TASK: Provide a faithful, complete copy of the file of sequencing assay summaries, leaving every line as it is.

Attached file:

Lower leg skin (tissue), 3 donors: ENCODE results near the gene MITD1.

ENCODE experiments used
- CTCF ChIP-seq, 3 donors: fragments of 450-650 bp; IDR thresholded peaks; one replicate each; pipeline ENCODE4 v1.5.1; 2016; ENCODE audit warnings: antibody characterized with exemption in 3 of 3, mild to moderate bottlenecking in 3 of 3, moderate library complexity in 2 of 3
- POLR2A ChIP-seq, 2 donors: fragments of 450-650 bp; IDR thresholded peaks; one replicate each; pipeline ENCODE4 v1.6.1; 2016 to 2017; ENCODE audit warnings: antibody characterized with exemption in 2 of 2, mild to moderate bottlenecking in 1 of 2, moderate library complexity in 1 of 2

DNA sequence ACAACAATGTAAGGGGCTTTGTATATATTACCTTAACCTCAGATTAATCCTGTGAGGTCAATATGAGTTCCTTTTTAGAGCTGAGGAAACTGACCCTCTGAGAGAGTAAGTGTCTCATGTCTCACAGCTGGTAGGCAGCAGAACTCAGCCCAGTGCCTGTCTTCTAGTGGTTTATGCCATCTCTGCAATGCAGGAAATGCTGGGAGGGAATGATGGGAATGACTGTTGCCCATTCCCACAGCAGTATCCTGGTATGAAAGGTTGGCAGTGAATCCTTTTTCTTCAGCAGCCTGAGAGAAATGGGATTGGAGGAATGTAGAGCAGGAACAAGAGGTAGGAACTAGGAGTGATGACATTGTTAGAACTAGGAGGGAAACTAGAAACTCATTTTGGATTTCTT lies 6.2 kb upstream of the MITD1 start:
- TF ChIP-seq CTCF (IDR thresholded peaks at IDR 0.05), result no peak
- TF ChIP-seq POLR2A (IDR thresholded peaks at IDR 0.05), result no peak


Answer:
Lower leg skin (tissue), 3 donors: ENCODE results near the gene MITD1.

ENCODE experiments used
- CTCF ChIP-seq, 3 donors: fragments of 450-650 bp; IDR thresholded peaks; one replicate each; pipeline ENCODE4 v1.5.1; 2016; ENCODE audit warnings: antibody characterized with exemption in 3 of 3, mild to moderate bottlenecking in 3 of 3, moderate library complexity in 2 of 3
- POLR2A ChIP-seq, 2 donors: fragments of 450-650 bp; IDR thresholded peaks; one replicate each; pipeline ENCODE4 v1.6.1; 2016 to 2017; ENCODE audit warnings: antibody characterized with exemption in 2 of 2, mild to moderate bottlenecking in 1 of 2, moderate library complexity in 1 of 2

DNA sequence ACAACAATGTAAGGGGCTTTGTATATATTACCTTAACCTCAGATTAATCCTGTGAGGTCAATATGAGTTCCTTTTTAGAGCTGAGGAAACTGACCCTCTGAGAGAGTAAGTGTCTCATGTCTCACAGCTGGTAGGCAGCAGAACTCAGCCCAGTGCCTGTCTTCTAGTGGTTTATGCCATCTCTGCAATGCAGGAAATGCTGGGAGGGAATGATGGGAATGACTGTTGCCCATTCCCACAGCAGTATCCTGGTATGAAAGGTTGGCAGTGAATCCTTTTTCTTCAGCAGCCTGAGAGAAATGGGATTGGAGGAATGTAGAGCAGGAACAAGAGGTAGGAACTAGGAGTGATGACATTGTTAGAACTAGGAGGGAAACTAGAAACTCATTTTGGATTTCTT lies 6.2 kb upstream of the MITD1 start:
- TF ChIP-seq CTCF (IDR thresholded peaks at IDR 0.05), result no peak
- TF ChIP-seq POLR2A (IDR thresholded peaks at IDR 0.05), result no peak